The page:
Hello and thank you for your question.
The law in relation to fences is governed by the Fences Act:
Part two of the Act sets out when parties have to contribute to the costs of fencing, and essentially the law is that neighbours have to contribute equally to a sufficient dividing fence, but that if one neighbour wants something more than what is sufficient that neighbour has to pay. What is sufficient is a subjective question that will depend on the circumstances and is a matter for negotiation and by reference to other dividing fences between similar properties. It is not enough to simply say that wildlife keeps coming over from the other side.
On the other hand, repairs for damage to your property or to a dividing fence that is caused by the neighbour's neglect or the neighbour's animals will usually be payable by the neighbour responsible for the neglect. Neglect can include failing to prevent tree roots from a tree on your property from intruding into a neighbour's property or from damaging the adjoining fence. In your situation where you are asserting that their tree roots uplifted one of your trees which in turn damaged the fence, then you would be right provided you can prove that the real cause was their tree, however, that may be difficult to prove in the case you describe.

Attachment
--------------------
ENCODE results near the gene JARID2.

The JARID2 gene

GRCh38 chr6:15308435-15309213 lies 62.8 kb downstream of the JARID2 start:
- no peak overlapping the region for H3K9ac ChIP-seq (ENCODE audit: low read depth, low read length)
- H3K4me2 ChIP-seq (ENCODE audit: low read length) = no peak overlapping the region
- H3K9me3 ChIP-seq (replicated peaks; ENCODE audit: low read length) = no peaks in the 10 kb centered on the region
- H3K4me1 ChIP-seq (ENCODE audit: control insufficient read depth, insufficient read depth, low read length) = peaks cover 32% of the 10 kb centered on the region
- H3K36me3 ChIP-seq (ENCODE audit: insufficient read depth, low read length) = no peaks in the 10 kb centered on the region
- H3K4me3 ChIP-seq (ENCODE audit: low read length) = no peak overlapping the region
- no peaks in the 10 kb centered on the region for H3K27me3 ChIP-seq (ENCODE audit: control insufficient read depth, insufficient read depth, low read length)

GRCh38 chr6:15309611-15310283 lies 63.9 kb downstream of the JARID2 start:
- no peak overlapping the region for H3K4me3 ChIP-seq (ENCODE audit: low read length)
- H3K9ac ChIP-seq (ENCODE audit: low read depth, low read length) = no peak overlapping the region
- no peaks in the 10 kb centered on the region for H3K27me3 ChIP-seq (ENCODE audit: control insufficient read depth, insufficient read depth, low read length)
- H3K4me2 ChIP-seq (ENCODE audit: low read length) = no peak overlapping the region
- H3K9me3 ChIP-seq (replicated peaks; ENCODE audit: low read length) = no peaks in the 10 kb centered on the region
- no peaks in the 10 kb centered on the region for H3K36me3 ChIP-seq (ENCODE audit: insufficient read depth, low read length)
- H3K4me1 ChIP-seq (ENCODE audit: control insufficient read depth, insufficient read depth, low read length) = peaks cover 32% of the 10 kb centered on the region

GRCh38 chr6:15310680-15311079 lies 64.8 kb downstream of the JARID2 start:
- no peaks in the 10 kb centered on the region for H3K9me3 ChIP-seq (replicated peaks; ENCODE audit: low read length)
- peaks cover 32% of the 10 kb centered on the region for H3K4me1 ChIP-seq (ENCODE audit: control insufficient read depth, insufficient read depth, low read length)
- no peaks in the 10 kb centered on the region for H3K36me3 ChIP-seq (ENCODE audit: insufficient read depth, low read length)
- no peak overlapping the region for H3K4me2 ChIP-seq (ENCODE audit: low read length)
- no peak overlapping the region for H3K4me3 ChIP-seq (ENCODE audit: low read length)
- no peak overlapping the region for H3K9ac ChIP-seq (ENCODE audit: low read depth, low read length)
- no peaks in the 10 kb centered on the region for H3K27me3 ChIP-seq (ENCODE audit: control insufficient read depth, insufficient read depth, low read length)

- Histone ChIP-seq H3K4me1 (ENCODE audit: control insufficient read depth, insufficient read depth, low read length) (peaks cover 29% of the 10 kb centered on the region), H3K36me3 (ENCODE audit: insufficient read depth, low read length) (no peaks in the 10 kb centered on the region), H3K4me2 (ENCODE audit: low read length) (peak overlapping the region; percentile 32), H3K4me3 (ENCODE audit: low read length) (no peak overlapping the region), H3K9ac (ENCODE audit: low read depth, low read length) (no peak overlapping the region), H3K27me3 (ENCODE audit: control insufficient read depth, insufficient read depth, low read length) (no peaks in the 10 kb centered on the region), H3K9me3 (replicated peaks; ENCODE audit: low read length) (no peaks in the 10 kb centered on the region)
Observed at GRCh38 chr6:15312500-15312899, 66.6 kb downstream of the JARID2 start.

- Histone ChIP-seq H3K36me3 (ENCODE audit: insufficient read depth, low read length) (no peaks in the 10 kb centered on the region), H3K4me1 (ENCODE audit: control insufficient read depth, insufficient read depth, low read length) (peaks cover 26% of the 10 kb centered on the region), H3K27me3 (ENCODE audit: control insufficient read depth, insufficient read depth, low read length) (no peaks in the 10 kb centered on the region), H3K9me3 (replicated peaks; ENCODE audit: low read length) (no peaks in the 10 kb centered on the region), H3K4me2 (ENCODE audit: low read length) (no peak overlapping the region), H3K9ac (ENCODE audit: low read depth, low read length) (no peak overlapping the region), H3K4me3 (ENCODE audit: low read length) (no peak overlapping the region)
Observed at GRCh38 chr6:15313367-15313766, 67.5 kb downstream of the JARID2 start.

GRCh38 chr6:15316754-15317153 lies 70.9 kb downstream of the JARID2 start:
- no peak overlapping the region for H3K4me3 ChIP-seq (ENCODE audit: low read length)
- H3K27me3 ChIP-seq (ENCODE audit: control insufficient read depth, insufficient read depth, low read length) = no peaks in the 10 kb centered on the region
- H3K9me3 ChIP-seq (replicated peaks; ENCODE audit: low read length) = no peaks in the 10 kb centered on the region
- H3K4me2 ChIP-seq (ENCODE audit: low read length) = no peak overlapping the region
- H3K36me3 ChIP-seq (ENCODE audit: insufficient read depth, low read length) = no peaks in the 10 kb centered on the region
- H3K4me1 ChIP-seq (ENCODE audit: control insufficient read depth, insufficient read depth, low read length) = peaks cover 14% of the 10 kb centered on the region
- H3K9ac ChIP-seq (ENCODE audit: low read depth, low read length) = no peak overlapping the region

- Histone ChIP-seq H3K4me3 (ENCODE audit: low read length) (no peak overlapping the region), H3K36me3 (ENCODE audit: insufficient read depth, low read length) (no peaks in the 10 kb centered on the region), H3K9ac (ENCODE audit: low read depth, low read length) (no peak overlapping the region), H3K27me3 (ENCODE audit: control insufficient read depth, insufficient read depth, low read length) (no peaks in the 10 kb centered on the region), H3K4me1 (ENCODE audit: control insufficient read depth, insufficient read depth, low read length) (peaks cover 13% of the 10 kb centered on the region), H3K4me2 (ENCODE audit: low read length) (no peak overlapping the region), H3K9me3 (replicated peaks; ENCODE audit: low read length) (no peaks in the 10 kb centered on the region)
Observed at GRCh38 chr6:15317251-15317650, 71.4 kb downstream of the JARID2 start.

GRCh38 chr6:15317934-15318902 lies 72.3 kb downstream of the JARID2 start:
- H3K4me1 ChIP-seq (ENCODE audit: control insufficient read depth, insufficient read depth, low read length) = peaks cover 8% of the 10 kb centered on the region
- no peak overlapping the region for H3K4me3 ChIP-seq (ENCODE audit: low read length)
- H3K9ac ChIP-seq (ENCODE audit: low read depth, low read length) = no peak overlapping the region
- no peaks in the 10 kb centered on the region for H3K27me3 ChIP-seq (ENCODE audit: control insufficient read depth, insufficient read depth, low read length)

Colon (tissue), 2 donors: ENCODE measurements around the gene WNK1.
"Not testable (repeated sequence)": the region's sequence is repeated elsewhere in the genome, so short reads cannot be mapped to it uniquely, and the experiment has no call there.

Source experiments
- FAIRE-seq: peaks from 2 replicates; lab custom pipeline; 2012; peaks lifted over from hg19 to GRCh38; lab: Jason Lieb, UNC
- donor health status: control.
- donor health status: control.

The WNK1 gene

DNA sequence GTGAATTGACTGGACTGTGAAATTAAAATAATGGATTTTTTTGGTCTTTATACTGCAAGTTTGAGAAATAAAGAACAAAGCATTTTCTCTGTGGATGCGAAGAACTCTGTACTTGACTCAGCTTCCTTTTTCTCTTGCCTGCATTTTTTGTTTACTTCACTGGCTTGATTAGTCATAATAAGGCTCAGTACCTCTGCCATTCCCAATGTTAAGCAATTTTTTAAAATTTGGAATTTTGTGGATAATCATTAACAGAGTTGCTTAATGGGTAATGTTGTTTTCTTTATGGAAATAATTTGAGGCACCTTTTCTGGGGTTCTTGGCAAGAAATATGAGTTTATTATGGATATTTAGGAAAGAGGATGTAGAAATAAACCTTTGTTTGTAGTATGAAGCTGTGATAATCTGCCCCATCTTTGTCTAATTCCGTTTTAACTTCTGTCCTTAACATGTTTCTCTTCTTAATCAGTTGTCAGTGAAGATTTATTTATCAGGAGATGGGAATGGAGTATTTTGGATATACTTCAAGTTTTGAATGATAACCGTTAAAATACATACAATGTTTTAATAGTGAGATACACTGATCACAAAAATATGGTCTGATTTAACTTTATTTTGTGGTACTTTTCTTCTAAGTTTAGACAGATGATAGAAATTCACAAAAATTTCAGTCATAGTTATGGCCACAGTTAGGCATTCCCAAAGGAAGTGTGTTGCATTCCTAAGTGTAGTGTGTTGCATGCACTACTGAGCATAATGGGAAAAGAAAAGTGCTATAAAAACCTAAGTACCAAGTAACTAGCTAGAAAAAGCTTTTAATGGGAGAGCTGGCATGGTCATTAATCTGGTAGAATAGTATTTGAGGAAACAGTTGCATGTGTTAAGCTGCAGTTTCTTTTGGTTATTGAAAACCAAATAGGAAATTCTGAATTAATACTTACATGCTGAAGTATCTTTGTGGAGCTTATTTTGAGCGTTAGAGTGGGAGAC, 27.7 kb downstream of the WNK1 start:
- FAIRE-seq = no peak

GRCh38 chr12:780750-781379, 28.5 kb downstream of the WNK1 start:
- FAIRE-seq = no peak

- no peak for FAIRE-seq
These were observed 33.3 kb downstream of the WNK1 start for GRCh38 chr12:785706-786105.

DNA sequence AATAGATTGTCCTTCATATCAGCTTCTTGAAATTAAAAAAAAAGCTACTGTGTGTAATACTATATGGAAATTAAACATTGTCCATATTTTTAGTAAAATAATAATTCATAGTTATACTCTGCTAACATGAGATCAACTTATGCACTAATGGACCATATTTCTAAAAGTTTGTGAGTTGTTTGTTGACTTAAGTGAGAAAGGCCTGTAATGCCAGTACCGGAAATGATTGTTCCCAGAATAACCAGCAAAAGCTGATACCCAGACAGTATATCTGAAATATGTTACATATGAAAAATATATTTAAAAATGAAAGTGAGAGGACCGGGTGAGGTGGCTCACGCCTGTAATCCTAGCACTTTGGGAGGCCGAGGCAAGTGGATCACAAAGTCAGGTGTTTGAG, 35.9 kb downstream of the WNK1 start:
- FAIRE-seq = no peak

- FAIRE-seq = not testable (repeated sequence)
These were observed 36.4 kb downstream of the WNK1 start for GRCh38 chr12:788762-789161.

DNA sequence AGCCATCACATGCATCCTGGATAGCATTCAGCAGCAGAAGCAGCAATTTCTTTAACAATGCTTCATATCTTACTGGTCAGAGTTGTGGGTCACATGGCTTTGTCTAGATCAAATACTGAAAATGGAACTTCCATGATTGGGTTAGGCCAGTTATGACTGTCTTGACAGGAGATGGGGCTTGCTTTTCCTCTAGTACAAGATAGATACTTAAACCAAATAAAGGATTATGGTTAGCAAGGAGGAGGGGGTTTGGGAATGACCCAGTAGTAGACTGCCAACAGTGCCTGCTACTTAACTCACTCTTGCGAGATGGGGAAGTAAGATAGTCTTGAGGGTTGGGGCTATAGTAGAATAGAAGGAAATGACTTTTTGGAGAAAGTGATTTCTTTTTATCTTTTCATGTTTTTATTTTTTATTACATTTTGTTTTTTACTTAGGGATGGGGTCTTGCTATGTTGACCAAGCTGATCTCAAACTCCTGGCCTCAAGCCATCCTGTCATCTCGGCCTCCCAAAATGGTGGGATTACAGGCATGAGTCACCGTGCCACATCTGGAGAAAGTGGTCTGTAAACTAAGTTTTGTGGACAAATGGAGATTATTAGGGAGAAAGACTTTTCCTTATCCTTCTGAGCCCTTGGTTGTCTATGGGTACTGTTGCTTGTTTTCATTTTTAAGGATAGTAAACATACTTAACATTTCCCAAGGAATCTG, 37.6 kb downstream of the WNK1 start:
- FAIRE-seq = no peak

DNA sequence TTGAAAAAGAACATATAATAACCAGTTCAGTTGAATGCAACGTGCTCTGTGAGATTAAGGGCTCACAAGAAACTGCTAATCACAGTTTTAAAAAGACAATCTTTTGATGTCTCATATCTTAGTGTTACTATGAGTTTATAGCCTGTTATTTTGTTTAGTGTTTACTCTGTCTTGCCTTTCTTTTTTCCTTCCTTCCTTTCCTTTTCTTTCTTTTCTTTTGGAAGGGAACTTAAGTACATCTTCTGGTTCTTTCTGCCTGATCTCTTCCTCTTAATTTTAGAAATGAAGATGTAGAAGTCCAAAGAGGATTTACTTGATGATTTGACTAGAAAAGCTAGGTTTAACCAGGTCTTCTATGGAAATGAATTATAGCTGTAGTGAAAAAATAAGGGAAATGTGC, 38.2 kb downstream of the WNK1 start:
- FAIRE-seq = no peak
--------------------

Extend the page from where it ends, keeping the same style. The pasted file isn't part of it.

If after reading the above you believe the increased fence side is reasonably necessary so as to be merely a sufficient fence, then the Act sets out the procedures for claiming a contribution from the neighbour, but if they resist you may find yourself having to apply to the court.
Similarly in terms of the cost of repairs or damage to the fence and your tree, you need to either negotiate some compromise or apply to the Magistrates Court.
Unfortunately the processes will generally require the assistance of a lawyer as the law of negligence and nuisance, as well as that set out in the legislation will all have potential application and these are not matters that can be comfortably addressed by a person untrained in the law.
The following article from the Victorian Law Handbook may also assist your understanding.
Good luck and please rate my answer.